Wildfires have burned 2,500 square miles and destroyed more than 250 homes. A majority of the fires have been set by hand, either on purpose or unintentionally, says the Texas Forest Service.
As if lightning, electric sparks, and other accidental ignitions aren't enough to set off what has become the great Texas tinderbox, the historic wildfires that have burned 2,500 square miles have also put more focus on a peculiar culture of casual fire-handling and arson in America's back roads.
A majority of the 8,000 fires that have beset the Lone Star State since the start of the year were set by hand, either on purpose or unintentionally, the Texas Forest Service said on Tuesday. Reacting to a fire near the capital of Austin that started after a homeless man left a campfire unattended, Gov. Rick Perry (R) acknowledged the problem this week, saying he would like to see the Legislature increase the maximum state penalty for arson from 30 years to life in prison.
“Having increased penalties, I can support,” Governor Perry said. “Someone, I don't care if they're homeless or what, if they set a fire, the punishment needs to be stiff. You're talking about losing people's lives with these fires.”
According to estimates from the United States Fire Administration, 316,000 fires – or about 40 percent of the national annual total – are set by hand each year, with the majority occurring in open fields or woods. The problem is compounded in rural states like Texas, where trash burning remains a common practice and where rural boredom and drunkenness can drive thrill-seekers to put match to grass.
Only about 4 in 100 fires were arson-related in Texas between 2006 and 2010, but the number may be far higher this year. Tallies may be difficult to come by, however, since the fires often incinerate any evidence of a human role.
Still, whether it's copycat arsonists or residents failing to appreciate the dry conditions, the likes of which haven't been since 1917, the Texas Forest Service says the massive, fast-moving conflagrations have too often been set by hand. The fires have destroyed more than 250 homes and threatened more than 8,000.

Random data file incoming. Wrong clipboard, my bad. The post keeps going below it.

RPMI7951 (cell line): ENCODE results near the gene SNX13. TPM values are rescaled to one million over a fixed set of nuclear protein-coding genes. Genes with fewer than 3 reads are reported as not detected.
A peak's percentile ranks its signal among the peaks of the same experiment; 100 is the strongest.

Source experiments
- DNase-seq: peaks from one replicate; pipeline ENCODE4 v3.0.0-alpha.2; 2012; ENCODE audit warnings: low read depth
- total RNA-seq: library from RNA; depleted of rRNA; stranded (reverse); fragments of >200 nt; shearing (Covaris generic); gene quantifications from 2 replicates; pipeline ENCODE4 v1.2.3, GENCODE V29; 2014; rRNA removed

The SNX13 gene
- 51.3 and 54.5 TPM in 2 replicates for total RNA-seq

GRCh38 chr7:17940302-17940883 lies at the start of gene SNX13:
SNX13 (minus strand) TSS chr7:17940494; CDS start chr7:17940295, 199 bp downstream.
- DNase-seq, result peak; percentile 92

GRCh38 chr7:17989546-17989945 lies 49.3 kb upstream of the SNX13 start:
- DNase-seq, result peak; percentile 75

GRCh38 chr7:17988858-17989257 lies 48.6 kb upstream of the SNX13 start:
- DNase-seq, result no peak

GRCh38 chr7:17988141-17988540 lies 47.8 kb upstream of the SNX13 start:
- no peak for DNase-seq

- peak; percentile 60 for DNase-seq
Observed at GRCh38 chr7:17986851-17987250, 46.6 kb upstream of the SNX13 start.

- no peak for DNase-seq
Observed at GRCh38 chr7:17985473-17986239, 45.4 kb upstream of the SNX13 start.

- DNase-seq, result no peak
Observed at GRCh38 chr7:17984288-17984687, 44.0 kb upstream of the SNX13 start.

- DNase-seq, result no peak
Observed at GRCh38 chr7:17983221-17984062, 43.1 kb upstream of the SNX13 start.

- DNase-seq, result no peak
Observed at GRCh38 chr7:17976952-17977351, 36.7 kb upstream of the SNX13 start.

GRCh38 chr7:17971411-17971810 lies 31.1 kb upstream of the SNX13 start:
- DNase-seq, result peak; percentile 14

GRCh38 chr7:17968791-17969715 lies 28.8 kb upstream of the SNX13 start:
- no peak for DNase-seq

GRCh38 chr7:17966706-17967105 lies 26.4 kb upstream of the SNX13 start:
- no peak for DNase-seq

"Arson tends to be cyclical, with more cases some years than others, and we are definitely seeing an increase in cases this year," Don Poovey, assistant chief of law enforcement for the Texas Forest Service, told the Abilene Reporter-News last week.
Under current Texas law, even unintentionally set wildfires can be deemed arson if investigators can prove that the fire-starters exhibited reckless disregard for the safety of people and property.
Deliberately set fires and careless trash burning are frustrating some 1,500 firefighters currently working a series of large, out-of-control fires that span from the New Mexico to Louisiana borders. Dozens of new fires are flaring up every day as unusually dry conditions, a large amount of fuel in the form of winter-cured brush and grass, and high winds have all come together.
"We have some arson problems in Texas scattered around, and that's not helping us at all," says Marq Webb, a spokesman for the Texas Forest Service. "We've also got a lot of people who have burned [trash] all their life who think it's OK to still go out and burn, and you can't do that right now. The conditions are like we've never seen it."
In Palo Pinto County, an eyewitness report of a truck close to one fire led to the arrest of a man who said he set 11 fires around the county because he was bored and intoxicated. Police also arrested two men in Newton County for starting at least one recent wildfire.
Also, hunters have been known to accidentally start fires as they burn brush around their deer stands for better visibility. And fence welders have been implicated in some of the recent conflagrations.
As for the homeless man in Austin, he is in jail on a $50,000 bond. He had left the campfire unattended to go get beer, and the fire spread, enveloping 100 acres and damaging more than a dozen homes in south Austin.
Even volunteer firefighters, often younger ones, have been implicated in some past fires.
"Some of these new guys want to 'squirt some wet stuff on some red stuff,' so they set a little fire to see some action," Mr. Poovey told the Abilene paper. "Sometimes we catch people, and they admit they did it because they just didn't have anything better to do."
Arson has dogged Texas beyond the wildfires. Last year, two Texas men were sentenced to 14 consecutive life sentences for setting fire to 10 churches across east Texas. One of the men, Jason Bourque, blamed his attempts to stop smoking – and his use of a powerful smoking-cessation drug – for his actions.
Last week, a Texas state commission released a report about the execution of Cameron Todd Willingham, who was sentenced to death for burning down his Corsicana home with his three children inside in 1991. Death-penalty opponents say faulty forensic science led the state to execute in 2004 what they call an innocent man. The report released last week found no evidence of negligence or misconduct on the part of arson investigators in the case.